Ecology: occuring across most of North America in low meadows, riparian zones, along forest margins, and within open woods, as part of the understory.
Growing Conditions: full sun to partial shade, in moist soil with medium to poor drainage. Tolerates seasonal flooding.
Can be planted for habitat improvement, windbreaks, and erosion control. Red twig dogwood is an important browse for large mammals, while smaller mammals and birds use the fruit as a food source. Also used as basket weaving material.
Red Elderberry - bare root medium crown
Sambucus racemosa - Bare Root medium crown
Habit: upright deciduous shrub with a broad arching form and many branches. The bark is dark reddish/brown, coarse and covered in small blisters. Leaves are pinnately compound comprised of 5-7 elongated leaflets with toothed margins. Inflorescences are pyramidal shaped clusters of many small creamy white flowers that bloom between April and July. The fruit is a small bright red berry that appears in summer.
Ecology: found in much of North America usually in cooler and moist areas inhabiting streambanks, ravines, swamps and open logged areas at elevations from sea level to 9500 ft (2895 m).
Growing Conditions: full sun to fairly deep shade in well drained moist to wet soil.
Stems, bark, leaves and roots contain cyanide-producing toxins but berries may be consumed as jelly or wine after cooking. Sambucus racemosa provides food and cover for birds and other mammals and the flower nectar attracts hummingbirds. The dense root system makes it useful for soil stabilization and erosion control on moist sites.
Oregon White Oak - bare root 18"/24"
Quercus garryana - Bare Root 18"/24"
Habit: this heavy limbed oak can grow to great heights reaching 75 ft (25 m) or more. The crown is broad spreading, open and rounded. The mature bark is light gray, thick, and furrowed in a checker-like pattern. The upper surface of the leaf is shiny and dark green but the underneath side is paler and hairy. They are simple (not divided) with 6-11 rounded deep lobes that are up to 5 in (12 cm). Flowering takes place from March to May and are small drooping male catkins or female pistillate (lacks stamens) flowers are either singular or in small clusters. Fruit is an oblong acorn 1-1.5 in (2-3 cm) long that mature in one year between August and November. The leaves turn yellow brown in the fall.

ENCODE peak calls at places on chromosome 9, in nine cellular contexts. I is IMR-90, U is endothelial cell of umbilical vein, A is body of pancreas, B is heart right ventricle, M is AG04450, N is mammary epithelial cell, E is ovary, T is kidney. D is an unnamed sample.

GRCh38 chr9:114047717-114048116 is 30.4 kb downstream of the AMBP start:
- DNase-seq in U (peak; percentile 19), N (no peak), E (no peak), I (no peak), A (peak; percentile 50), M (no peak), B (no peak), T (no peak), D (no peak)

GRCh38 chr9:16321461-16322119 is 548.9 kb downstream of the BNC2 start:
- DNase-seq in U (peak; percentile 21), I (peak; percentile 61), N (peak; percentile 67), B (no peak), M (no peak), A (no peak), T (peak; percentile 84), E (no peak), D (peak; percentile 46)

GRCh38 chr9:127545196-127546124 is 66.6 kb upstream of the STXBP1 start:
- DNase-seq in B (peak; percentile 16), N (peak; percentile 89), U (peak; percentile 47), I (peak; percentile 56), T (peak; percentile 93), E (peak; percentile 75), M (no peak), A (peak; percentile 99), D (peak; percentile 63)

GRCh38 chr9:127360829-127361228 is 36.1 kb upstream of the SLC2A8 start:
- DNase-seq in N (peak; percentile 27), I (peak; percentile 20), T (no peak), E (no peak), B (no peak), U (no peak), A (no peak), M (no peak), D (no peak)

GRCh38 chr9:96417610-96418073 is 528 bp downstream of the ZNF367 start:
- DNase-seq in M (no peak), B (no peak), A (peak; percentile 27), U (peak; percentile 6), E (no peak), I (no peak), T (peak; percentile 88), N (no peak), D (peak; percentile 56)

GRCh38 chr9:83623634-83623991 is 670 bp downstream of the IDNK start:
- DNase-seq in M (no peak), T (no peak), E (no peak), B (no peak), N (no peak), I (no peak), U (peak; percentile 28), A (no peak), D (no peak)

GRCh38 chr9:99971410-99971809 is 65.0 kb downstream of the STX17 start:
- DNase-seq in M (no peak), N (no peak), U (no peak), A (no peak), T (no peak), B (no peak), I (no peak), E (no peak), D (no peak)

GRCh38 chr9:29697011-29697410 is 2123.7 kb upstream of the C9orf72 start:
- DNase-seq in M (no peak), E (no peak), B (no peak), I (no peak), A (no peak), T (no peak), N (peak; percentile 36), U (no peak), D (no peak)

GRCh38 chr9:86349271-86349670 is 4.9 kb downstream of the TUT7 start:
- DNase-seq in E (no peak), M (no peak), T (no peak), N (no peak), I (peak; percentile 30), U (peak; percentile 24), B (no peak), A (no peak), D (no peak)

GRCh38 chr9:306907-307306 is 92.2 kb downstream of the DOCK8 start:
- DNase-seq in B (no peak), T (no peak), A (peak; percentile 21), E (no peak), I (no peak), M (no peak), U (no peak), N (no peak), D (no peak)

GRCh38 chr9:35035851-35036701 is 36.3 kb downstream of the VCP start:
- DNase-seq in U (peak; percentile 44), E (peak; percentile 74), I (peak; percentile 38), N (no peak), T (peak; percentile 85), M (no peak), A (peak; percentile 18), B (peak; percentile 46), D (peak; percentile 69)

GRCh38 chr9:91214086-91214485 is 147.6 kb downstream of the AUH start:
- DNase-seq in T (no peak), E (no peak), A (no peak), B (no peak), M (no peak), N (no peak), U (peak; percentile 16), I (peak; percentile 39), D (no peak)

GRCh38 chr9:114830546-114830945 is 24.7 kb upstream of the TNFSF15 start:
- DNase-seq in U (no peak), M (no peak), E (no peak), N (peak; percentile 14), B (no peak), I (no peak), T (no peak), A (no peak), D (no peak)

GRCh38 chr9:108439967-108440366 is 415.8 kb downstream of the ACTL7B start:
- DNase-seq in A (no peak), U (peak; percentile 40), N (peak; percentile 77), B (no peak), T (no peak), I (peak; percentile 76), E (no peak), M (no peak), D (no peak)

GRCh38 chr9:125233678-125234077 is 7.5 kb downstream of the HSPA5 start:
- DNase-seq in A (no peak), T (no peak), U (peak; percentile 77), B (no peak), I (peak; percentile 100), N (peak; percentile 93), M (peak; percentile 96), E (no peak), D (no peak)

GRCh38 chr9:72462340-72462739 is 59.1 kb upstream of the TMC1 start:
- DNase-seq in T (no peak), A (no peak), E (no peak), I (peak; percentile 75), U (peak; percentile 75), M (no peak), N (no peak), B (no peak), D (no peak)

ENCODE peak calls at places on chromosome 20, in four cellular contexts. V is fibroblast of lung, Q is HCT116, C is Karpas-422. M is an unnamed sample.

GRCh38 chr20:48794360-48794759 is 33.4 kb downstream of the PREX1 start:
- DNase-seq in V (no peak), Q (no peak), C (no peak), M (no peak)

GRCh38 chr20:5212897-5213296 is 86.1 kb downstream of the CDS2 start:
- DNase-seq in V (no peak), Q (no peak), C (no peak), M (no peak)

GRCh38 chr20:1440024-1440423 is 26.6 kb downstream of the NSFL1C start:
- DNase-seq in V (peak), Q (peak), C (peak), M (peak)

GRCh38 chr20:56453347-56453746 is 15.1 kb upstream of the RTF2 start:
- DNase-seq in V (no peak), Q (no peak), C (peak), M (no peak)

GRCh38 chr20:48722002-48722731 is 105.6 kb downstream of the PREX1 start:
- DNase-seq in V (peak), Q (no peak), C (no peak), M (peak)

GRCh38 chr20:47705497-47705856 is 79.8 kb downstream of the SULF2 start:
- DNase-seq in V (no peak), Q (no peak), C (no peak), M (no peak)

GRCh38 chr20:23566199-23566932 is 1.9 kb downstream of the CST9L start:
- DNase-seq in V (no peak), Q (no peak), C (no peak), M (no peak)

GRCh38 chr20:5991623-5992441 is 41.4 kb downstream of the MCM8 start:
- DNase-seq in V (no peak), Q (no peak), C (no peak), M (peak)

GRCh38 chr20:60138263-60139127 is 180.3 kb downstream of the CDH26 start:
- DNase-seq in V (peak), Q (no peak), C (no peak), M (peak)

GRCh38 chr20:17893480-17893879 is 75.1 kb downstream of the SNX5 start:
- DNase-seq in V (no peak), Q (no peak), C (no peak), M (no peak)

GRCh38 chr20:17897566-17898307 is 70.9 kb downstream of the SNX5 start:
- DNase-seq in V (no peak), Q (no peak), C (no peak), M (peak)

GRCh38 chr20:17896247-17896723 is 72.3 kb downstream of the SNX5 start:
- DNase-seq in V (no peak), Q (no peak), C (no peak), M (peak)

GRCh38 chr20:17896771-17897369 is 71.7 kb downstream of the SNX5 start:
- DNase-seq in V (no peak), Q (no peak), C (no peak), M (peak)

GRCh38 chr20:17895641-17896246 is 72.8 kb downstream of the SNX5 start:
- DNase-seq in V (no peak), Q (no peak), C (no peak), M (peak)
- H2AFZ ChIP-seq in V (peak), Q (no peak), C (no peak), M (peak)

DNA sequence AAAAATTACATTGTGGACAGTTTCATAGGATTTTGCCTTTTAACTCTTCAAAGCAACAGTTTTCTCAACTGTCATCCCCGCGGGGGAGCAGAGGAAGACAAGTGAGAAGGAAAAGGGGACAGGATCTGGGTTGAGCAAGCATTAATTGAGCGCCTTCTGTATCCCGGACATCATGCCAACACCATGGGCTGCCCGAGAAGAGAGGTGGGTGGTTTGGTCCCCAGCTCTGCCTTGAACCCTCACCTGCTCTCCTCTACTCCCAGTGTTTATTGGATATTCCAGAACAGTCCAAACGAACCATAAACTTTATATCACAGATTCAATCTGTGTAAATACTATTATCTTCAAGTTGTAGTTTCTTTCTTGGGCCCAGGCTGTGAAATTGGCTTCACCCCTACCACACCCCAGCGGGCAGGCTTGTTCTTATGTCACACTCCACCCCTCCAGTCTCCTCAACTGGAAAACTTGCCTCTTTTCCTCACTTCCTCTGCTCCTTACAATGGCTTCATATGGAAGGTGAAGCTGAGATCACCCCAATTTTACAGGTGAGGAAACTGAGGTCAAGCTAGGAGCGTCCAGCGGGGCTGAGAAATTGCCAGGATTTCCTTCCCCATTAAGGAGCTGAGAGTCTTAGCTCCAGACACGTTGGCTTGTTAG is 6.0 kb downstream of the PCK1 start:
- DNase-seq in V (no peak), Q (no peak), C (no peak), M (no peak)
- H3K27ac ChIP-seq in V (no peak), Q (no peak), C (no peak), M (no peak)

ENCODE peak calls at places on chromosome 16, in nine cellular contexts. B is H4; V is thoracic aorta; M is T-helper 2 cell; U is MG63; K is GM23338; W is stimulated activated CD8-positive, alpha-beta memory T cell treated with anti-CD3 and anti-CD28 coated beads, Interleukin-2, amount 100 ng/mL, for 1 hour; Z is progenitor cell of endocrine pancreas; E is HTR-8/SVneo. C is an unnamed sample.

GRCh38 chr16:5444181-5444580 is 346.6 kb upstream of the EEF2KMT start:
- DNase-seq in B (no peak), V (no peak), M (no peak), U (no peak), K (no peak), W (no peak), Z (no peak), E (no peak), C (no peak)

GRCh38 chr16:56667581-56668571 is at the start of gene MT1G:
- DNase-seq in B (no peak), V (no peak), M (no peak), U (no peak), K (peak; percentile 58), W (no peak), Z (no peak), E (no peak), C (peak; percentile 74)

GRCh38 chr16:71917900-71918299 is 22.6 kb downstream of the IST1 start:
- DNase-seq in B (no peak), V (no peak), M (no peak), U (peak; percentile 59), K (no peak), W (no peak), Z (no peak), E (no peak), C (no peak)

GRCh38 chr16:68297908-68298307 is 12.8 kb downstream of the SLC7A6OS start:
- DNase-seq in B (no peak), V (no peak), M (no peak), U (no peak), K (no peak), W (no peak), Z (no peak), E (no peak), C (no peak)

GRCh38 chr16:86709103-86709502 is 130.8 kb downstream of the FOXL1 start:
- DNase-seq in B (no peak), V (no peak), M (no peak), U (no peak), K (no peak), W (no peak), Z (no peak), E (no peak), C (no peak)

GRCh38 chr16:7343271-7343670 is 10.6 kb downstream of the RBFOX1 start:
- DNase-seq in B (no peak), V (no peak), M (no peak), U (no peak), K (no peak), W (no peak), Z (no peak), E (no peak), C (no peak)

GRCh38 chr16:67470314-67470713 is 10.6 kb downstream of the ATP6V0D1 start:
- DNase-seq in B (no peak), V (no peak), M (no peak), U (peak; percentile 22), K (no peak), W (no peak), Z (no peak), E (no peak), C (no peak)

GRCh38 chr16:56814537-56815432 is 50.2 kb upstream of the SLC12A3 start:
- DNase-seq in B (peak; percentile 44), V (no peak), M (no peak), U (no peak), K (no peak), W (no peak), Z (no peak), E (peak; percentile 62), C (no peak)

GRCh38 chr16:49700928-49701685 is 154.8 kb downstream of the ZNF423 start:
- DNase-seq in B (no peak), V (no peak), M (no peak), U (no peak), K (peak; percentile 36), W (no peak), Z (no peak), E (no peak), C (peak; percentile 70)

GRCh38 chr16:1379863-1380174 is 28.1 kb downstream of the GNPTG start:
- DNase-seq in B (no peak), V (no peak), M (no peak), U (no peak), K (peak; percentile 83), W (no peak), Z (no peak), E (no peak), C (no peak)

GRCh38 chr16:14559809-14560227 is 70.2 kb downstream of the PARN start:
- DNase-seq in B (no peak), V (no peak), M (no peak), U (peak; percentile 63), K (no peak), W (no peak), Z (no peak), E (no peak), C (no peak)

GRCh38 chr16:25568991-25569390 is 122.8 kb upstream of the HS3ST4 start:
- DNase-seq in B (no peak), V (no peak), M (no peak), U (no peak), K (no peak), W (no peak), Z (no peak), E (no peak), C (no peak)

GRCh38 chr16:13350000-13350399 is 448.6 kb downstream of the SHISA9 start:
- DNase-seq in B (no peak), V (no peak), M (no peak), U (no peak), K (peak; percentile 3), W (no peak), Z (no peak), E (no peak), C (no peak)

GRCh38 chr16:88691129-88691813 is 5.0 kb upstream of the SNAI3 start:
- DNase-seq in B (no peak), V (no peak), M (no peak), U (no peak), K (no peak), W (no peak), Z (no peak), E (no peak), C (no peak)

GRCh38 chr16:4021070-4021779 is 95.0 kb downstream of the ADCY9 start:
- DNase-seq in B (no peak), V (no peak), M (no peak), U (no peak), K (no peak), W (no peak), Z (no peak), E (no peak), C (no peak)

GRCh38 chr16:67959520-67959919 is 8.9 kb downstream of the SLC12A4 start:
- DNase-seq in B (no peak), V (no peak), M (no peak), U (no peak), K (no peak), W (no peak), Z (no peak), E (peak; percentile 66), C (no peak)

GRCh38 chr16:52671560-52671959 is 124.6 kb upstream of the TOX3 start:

Ecology: found in the Northwest to Southern California, from 980-5900 ft (300-1800 m) in montane coniferous forests, woodland slopes, dry prairies and dry rocky areas. Oregon oak takes the form of a shrub on nutrient-poor soils and drier sites.
Growing Conditions: full sun to partial shade and a variety of soils ranging from dry to very moist and poor to rapidly draining. Mature Oregon white oaks are not considered shade tolerant. Likes dry soil in the summer.
Height at 20 yrs: 20 ft
Mature Height: 80 ft.
Oregon oak is a valuable source of food, habitat and cover for many different types of wildlife. The acorns are edible, but need to be leached of the tannins first.
Always seek advice from a professional before consuming or using a plant medicinally.
Photo credit: "Quercus garryana -- (Oregon white oak)" by steven.k.sullivan is licensed under CC BY-NC-SA 2.0, "Yamhill County Rancher Restores Native Oregon White Oak Habitat" by NRCS Oregon is licensed under CC BY-ND 2.0
Douglas Fir - plug